Fermentation studies of the hydrolysate: The hydrolysate obtained after acid & thermal and acid with thermal & enzyme treatment were used for fermentation studies. Utilization of sugars was exponential during the first 48hrs of growth (Table 3). This was due to the increase in growth of the organisms. After 48hrs, both growth and sugar utilization decreased. Alcohol production started after 48hrs of growth. Both pentoses and hexoses and broad range of substances as reaction by-products from sugar and lignin degradation. Many of these substances have an inhibitory effect on the microorganism in subsequent fermentation steps (Balat and Balat, 2009; Chandel et al., 2007c). At the end of the fermentation total alcohol production was low (1.21%). Earlier working with xylose sugars, (Abbi et al. 1996) had achieved low alcohol

production (0.40%). The present yield is higher than the earlier result.

Flow behavior of the fermented broth: Fermenting broths showed shear thinning behaviour of Non- Newtonian fluid. These results are similar to the results of (Goudar et al. 1999) who have worked on influence of microbial concentration on the rheology of Non-Newtonian fermentation broths. The present study results showed that the viscosity of the broth gradually decreases with the sugar consumption. It can be related to the growth of the fermenting yeast, which leveled-off indicating the onset of endogenous respiration. The results fit best to the Power law model. The correlation of broth after 72 hr of fermentation deviated compared to 0 hr and 24 hr correlations. Acetic acid or other weak acids which are generated due to the hydrolysis of the acetyl groups or other linkage present in hemicellulosic backbone brings down the R2 values (Chandel et al. 2011). The 72 hr extract correlation deviation may be because of the growth rate which got leveled up during this period (Table 3).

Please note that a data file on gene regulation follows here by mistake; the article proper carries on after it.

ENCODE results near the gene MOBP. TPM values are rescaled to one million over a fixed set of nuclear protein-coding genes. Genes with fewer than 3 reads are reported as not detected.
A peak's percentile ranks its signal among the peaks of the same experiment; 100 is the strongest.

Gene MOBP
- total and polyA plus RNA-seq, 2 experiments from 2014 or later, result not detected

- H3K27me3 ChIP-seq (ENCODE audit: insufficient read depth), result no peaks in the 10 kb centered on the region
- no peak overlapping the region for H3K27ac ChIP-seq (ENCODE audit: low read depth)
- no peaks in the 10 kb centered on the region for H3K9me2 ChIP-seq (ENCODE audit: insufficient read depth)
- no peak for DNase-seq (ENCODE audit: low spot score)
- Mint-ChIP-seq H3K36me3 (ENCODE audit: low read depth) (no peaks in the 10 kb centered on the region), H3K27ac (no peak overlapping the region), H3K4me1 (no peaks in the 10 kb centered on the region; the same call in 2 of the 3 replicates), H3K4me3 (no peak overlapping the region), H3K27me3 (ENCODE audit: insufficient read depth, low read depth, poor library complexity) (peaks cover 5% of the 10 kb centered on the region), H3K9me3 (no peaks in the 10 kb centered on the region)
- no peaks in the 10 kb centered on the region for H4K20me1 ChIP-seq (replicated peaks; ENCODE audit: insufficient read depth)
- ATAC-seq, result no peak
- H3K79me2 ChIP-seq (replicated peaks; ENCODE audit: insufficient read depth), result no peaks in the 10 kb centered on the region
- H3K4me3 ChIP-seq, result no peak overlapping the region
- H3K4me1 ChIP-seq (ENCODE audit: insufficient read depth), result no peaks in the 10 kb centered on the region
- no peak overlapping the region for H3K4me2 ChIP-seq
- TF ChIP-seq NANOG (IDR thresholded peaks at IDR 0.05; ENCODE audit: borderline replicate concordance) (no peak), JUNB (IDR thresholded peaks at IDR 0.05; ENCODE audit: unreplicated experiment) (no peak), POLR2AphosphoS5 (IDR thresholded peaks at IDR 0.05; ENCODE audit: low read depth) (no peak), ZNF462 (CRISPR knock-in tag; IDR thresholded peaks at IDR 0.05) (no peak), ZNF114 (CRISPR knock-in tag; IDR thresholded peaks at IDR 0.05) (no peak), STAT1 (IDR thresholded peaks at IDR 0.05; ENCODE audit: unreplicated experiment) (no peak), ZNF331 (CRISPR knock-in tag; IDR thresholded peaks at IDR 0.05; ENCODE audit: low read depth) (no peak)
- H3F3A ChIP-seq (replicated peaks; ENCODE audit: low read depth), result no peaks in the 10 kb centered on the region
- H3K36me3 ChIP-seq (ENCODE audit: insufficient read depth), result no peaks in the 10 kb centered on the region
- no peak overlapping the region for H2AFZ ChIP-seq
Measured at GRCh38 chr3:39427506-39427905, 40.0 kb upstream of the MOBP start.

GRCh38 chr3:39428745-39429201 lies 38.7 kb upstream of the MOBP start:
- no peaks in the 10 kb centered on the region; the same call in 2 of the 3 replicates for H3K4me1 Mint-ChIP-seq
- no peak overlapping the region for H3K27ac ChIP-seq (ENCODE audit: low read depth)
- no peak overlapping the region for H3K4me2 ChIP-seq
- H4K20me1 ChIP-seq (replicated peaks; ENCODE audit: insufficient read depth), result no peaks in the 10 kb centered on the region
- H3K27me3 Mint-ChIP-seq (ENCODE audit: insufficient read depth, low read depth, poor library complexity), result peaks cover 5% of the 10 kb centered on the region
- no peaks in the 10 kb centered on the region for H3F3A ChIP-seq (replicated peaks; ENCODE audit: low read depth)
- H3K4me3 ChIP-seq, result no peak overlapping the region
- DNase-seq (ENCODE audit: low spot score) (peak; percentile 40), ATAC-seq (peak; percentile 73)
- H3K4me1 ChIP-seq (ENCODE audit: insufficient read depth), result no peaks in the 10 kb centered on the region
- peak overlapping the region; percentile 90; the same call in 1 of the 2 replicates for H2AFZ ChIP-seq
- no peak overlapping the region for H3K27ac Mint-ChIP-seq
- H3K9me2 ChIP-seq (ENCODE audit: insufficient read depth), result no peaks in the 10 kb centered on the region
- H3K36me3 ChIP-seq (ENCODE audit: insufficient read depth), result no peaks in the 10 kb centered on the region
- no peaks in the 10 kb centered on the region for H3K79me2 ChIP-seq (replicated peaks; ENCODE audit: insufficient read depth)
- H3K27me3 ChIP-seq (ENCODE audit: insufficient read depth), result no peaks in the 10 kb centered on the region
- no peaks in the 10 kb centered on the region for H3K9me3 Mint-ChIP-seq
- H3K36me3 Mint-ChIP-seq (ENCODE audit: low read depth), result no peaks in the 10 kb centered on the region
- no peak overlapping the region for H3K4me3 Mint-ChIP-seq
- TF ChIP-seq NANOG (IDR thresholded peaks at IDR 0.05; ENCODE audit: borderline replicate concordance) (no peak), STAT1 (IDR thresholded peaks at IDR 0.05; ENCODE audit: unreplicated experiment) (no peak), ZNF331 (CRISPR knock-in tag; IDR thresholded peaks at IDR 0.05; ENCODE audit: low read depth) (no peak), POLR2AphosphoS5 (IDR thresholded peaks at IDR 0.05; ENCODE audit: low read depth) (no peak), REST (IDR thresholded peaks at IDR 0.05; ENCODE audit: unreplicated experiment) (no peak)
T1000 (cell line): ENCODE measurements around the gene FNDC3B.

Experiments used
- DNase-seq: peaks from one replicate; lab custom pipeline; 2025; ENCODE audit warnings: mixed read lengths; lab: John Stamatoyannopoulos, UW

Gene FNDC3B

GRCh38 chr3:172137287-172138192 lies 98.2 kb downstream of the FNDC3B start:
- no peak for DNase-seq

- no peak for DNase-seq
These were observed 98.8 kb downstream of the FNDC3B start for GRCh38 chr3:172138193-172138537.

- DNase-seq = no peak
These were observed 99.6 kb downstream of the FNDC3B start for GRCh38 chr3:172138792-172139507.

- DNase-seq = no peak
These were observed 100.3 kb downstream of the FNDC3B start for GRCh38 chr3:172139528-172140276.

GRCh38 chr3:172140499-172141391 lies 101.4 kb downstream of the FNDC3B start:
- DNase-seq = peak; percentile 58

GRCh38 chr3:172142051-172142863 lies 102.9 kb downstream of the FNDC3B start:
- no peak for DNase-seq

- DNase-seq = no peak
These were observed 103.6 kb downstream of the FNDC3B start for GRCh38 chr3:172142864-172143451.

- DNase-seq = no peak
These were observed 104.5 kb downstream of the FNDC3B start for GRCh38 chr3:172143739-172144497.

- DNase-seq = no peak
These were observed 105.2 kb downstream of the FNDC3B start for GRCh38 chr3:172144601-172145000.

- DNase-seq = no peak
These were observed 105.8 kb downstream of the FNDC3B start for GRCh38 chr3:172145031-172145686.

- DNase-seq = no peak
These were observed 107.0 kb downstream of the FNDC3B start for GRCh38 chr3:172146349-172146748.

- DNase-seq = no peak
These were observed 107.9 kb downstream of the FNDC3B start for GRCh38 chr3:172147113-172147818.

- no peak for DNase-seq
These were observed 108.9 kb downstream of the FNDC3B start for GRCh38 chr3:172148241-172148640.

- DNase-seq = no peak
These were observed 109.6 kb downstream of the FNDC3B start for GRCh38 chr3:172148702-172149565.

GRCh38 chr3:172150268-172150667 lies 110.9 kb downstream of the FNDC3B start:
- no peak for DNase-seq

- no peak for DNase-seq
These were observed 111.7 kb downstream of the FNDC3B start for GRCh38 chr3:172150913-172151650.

Table 3: Fermentation of acid and thermally pretreated (A),

acid and thermally pretreated followed by enzyme treated (B) wheat bran hydrolysate by Candida tropicalis



Total sugar






Period (hr)






A 0






A 72







B 0






B 72